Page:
In the 1990's when the Footplate Padre was living in Moruya on the New South Wales south coast a retired couple turned up at their local Baptist church. They turned out to be from Manchester England who were on a 'home swap' with a family in Moruya who were staying in their home in England.
This proved providential for the Footplate Padre's son whose dream it was to relocate to England and work. As his grand mother was English, the lad was entitled to an Ancestry Visa.
This Manchester couple became good friends with the Footplate Padre's family, and the gentleman David was a member of the Manchester City Soccer (Football) Club and the Footplate Padre's lad was made on the English Premier League. They became firm friends and after qualifying in business college he was off to England and to their home.
One of the locomotive drivers who contributed to his many railway books tells the story from 1953, that on one occasion at Lake Grace in Western Australia in the days of steam, the driver in charge was able to swap homes with the Station Master who hailed from Albany. This gave their wives a break from their own routines.
This is a story from the Footplate Padre's book titled Steam Stories. This article was titled "Two Bulls" on page 62.
Not only did the wives and children have a different experience from their usual activities, but it gave them both a sense of the railway working schedules that their husbands were engaged.
Albany was the major city on the very south coast of Western Australia. Lake Grace is part of the greater wheat belt of Western Australia between Perth and Albany, a huge farming area that even today takes 2 hours by plane.
For the Lake Grace family they had the opportunity to visit the city sights and a much wider variety of shopping, even in the fifties. For the Albany family, it gave them a taste of rural life in a country town.
Now, the rail line ran past the station master's home at Albany, and it was here that engines were detached and sent to the locomotive depot. On this particular occasion, a stock train pulled up. 99% of stock in that era was transported by rail.
The train came to a stand opposite the station masters home as usual, the engine was detached for for locomotive depot as usual, and three quarters of an hour later the engine was back on the train, having been re-coaled and re-watered.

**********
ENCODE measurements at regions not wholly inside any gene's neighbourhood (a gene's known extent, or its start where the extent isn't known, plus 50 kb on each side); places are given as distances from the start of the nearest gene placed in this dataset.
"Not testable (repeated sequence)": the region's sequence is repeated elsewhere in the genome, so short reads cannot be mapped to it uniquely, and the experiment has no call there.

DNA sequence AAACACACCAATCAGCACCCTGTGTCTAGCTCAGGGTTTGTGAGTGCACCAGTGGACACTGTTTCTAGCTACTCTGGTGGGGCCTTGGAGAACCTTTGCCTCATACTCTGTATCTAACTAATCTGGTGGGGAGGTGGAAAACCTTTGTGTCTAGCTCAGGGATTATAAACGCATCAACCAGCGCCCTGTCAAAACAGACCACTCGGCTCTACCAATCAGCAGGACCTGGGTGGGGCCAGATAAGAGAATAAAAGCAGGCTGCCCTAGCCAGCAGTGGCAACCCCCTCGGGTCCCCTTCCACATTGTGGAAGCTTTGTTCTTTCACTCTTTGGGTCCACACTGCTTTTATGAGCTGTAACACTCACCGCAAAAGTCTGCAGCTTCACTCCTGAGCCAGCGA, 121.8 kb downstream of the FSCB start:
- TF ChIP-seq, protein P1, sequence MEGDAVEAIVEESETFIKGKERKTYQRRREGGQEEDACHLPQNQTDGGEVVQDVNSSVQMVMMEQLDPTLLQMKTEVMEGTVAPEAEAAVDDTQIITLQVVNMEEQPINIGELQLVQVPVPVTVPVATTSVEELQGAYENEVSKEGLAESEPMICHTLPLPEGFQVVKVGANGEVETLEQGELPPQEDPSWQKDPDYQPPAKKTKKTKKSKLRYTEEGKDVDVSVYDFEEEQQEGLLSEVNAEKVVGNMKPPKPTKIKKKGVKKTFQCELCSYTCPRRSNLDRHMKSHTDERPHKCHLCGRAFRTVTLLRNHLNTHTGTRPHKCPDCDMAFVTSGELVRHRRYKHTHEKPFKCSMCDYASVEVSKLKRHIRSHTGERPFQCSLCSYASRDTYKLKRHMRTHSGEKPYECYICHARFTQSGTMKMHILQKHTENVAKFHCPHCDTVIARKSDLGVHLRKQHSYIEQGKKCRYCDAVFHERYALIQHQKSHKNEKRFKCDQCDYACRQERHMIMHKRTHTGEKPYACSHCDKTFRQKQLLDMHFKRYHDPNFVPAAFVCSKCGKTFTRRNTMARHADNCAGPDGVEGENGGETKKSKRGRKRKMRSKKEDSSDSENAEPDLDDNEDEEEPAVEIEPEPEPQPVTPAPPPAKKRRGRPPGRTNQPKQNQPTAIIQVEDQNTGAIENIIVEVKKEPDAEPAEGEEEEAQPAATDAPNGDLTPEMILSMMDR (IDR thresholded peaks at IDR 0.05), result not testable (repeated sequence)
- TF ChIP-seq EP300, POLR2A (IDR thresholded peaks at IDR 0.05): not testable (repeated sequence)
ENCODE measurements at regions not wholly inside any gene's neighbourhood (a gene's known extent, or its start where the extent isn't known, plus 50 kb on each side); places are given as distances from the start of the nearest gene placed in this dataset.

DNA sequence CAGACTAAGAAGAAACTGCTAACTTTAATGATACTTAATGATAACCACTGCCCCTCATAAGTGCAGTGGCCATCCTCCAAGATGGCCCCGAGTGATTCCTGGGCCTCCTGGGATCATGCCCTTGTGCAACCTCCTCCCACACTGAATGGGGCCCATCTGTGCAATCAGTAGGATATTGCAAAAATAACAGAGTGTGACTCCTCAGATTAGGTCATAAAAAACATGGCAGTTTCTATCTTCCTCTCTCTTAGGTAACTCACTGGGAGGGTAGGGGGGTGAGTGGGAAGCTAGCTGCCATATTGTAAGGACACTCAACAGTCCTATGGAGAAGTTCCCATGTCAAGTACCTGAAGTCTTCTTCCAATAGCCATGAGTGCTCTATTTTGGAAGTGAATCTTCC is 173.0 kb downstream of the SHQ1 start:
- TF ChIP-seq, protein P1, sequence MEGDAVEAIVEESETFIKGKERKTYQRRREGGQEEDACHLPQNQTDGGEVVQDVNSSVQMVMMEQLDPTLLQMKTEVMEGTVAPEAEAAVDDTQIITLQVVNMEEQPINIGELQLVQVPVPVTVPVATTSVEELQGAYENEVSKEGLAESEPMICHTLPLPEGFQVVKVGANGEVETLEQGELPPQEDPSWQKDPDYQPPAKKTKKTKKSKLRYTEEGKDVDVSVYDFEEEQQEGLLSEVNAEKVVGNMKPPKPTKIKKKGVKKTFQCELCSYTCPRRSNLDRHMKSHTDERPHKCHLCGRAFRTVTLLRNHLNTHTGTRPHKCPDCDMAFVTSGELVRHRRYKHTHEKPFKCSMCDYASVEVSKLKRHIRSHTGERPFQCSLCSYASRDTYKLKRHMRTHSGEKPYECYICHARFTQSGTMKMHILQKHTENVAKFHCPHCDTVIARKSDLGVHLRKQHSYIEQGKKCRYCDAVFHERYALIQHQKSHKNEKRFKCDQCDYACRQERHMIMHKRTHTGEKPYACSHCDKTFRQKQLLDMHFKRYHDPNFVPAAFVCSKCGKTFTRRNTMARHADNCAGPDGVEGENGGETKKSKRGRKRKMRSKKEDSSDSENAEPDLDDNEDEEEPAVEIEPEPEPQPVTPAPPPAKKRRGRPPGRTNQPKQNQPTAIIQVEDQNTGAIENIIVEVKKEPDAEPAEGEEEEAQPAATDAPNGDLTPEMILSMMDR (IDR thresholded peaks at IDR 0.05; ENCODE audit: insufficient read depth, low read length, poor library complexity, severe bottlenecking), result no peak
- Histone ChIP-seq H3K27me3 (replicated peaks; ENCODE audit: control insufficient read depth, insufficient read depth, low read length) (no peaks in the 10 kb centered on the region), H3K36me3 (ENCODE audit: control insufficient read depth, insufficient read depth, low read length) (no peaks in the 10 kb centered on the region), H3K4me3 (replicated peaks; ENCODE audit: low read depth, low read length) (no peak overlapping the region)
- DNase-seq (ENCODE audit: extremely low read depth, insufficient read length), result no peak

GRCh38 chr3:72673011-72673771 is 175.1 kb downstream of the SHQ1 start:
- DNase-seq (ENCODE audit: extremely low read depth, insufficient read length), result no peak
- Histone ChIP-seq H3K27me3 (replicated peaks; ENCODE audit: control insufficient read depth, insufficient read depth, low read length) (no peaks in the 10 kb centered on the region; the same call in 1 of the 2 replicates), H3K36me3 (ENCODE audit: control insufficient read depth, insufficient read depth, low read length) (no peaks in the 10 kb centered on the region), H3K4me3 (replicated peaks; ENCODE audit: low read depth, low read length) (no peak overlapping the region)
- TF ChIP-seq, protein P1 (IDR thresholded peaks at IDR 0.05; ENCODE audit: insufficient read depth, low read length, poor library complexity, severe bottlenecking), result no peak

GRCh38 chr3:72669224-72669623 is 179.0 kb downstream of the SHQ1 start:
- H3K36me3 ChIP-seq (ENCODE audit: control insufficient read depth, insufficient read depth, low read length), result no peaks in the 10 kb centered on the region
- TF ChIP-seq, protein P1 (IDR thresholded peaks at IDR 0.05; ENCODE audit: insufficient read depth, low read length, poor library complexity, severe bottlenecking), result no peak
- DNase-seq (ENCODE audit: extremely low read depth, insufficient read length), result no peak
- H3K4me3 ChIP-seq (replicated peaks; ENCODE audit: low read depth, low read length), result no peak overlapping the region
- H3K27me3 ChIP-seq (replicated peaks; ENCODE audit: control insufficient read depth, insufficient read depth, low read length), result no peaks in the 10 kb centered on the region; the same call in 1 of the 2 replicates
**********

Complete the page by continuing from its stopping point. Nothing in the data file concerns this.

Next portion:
Meanwhile there was a great ruckus coming from one of the stock wagons not far back from the engine. When the Lake Grace driver who was holidaying heard this noise, he decided to investigate taking his young son along for the look-see!.
Much to his chagrin, and to his utter dismay, he found that two bulls had been placed together in the one wagon – a sure recipe for disaster. Any rural person was aware of this, it was common lore.
As the Lake Grace driver and his little son arrived on the scene, some five trucks back from the engine, a splinter of timber from the sides of the wagon flew overhead, just missing the young lad. Had it struck the boy he would have been killed instantly – such was its force.
The two bulls were going for it – kicking, snorting bunting, goring – there was blood and guts everywhere – it was on for young and old! A vet was hurriedly called – the tranquilliser gun was used and eventually one of the bulls had to be put down.
For months afterwards there were serious questions by the department as to why two bulls were placed in the same wagon. - the owners were very angry and the financial compensation was huge.
Knowing "stuff" is very important. Ministers know this. When locating from one congregation to another as is their custom, one of a Minister's first tasks (one of many) is to ascertain where the "bodies are laid" (a colloquial term for finding out "stuff") to more effectively minister to the congregational members and more so, not to put his foot into it.
The Footplate Padre says that the same applies to families moving from city to city / town to town / and finding a congregation that meets their family's needs. A number of local churches can have very different and yet effective children's and youth programs and it's important to find the one that best suits each family.
Dr Mark Tronson is a Baptist minister (retired) who served as the Australian cricket team chaplain for 17 years (2000 ret) and established Life After Cricket in 2001. He was recognised by the Olympic Ministry Medal in 2009 presented by Carl Lewis Olympian of the Century. He has written 24 books, and enjoys writing. He is married to Delma, with four adult children and grand-children.
Mark Tronson's archive of articles can be viewed at www.pressserviceinternational.org/mark-tronson.html